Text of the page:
Dölle agrees, the extended family still engages strongly in classical Turkish cultural behavior. They ‘carry’ the sociological motive of “overweight children = healthy children” which stems from the tough working ethic in (rural) Turkey. If you eat a lot you will work a lot. This pressure from extended family to the mother is one of the important cultural reasons for obesity among children with a Turkish background, according to Dölle. Also Ingrid Haaijen who is a social project coordinator of the elementary school ‘Einsteinschool’, a primary school in the West of Amsterdam, “Turkish people have a different cultural vision on food. According to them, being overweight as a child is a sign of being wealthy and rich. It is common to provide your children with meals full of sugar and fat.” For those people, being skinny is a sign of poorness or malnutrition. Specifically, Turkish culture is more focused on taking care of the child whereas in Moroccan culture children are more inclined to do it on their own. Although this difference is small, according to Poorter this can be the reason why children with a Turkish background score highest in rates of obesity and overweight.
 

“Did you ever see a Turkish child on Tennis?”
 

Besides cultural factors, there are many different and equally important social factors that can influence on unhealthy weight gain. Poorter even believes the high rates of obesity among Turkish children is mostly due to the low socioeconomic status of these ethnic minorities. The Turkish people in the Netherlands are often low-educated and many older people speak the Dutch language not well. This lead to segregation. Some of them do not integrate that well into the Dutch society, whereby it is difficult  to get in contact with this group. Schools and doctors have a hard time reaching the Turkish parents and making them aware of the consequences of overweight and obesity.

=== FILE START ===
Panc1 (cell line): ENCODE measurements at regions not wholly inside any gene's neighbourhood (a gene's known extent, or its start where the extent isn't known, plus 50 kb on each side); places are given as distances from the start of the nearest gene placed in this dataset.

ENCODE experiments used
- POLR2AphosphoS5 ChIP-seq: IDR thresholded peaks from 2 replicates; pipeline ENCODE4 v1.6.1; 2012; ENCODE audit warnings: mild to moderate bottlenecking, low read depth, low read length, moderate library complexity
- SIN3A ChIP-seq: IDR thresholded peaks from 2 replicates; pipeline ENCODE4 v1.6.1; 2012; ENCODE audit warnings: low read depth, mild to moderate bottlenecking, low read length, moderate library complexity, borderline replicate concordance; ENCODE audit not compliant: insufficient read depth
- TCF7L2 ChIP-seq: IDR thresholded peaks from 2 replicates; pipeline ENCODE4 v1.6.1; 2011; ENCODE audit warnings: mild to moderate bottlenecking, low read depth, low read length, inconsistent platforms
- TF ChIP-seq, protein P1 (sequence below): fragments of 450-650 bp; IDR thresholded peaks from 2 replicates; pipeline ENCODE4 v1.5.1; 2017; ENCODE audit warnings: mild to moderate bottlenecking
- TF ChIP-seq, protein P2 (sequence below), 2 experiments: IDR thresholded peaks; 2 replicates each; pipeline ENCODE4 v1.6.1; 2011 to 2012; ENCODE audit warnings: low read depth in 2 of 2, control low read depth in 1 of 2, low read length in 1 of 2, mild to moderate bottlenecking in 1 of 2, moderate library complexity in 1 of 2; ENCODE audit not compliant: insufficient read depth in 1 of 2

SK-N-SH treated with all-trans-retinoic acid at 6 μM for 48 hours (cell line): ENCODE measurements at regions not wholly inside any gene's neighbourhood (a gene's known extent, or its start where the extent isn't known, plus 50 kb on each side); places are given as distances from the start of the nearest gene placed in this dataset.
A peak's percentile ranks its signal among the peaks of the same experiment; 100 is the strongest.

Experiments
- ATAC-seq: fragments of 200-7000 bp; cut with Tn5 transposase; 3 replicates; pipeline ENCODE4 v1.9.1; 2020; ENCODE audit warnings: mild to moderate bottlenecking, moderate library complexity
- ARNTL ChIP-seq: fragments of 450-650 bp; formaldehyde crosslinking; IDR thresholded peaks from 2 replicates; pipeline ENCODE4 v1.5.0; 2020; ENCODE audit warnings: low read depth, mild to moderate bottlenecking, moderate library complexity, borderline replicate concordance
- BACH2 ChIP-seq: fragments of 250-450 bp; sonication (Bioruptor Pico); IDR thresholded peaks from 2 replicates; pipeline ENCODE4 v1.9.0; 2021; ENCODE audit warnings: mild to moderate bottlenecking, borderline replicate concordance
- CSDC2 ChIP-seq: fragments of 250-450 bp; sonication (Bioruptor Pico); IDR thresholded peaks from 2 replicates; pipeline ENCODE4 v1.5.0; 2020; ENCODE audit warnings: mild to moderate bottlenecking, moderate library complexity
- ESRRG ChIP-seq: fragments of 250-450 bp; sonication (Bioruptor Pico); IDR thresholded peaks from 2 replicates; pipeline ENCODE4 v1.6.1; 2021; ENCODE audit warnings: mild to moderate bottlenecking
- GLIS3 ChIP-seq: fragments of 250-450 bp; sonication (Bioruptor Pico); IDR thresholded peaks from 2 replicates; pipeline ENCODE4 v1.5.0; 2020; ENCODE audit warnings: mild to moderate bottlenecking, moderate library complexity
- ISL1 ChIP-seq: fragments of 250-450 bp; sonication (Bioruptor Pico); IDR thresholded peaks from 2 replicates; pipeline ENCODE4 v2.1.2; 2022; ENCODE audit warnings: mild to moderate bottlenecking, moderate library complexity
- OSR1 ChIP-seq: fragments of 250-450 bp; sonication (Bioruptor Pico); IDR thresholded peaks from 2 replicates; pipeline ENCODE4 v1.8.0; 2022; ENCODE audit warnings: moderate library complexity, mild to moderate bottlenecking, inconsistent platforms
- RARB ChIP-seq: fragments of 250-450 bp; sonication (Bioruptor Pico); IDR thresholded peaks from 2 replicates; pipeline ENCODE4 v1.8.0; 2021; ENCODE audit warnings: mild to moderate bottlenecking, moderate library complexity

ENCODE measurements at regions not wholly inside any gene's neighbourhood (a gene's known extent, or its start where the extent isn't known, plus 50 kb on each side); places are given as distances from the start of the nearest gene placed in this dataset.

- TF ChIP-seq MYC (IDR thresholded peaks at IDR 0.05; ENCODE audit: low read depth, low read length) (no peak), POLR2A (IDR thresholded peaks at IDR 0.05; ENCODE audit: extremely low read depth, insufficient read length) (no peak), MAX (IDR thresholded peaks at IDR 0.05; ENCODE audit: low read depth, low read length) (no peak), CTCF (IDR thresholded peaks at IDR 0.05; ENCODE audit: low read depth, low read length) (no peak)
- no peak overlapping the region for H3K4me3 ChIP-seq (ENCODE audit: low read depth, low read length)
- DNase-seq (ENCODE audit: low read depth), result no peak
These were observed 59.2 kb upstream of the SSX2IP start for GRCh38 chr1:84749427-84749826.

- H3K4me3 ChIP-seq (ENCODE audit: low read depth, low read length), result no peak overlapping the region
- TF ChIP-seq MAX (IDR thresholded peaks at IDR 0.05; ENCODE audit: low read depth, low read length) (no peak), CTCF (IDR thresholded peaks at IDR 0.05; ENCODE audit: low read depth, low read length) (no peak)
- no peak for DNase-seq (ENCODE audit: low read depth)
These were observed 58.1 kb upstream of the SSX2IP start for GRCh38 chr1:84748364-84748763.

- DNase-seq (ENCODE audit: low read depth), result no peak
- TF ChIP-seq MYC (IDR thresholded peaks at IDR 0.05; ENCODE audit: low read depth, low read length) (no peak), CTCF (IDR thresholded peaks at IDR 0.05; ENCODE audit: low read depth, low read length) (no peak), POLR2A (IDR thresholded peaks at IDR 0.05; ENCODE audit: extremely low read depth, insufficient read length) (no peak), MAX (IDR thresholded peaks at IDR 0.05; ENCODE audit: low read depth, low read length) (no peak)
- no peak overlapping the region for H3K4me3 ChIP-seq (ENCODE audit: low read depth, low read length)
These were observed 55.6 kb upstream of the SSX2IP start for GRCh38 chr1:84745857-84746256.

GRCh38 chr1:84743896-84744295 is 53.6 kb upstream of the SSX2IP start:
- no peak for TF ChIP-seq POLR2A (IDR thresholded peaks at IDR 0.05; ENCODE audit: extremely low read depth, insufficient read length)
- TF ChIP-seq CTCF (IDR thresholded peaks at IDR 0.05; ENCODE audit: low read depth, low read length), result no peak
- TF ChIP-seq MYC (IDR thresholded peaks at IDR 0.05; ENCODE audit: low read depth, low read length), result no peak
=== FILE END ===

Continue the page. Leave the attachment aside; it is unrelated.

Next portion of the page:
Another reason for overweight among children with a Turkish background could be the migration from the parents or themselves from their native country to the Netherlands. This means not only a change of environment, but also a change of food. Products that are very common in their home country might be very expensive in the Netherlands or not available at all. Therefore, food habits have to change and the people have to adapt to the Dutch food culture. No knowledge about Western products like ready-eat meals and junk food can lead to overeating and overweight. Besides, sweets and snacks are more often cheaper than healthy food like vegetables and fruit. As Haaijen says: “They are lower in socioeconomic status, and have less money. So they go the ‘Lidl’ to buy cheap food, unaware of the fact that there are lots of additives inside”. Many children have to buy lunch themselves or their parents give them chips and cake for lunch. This is a consequence of raising the children with too much laxity.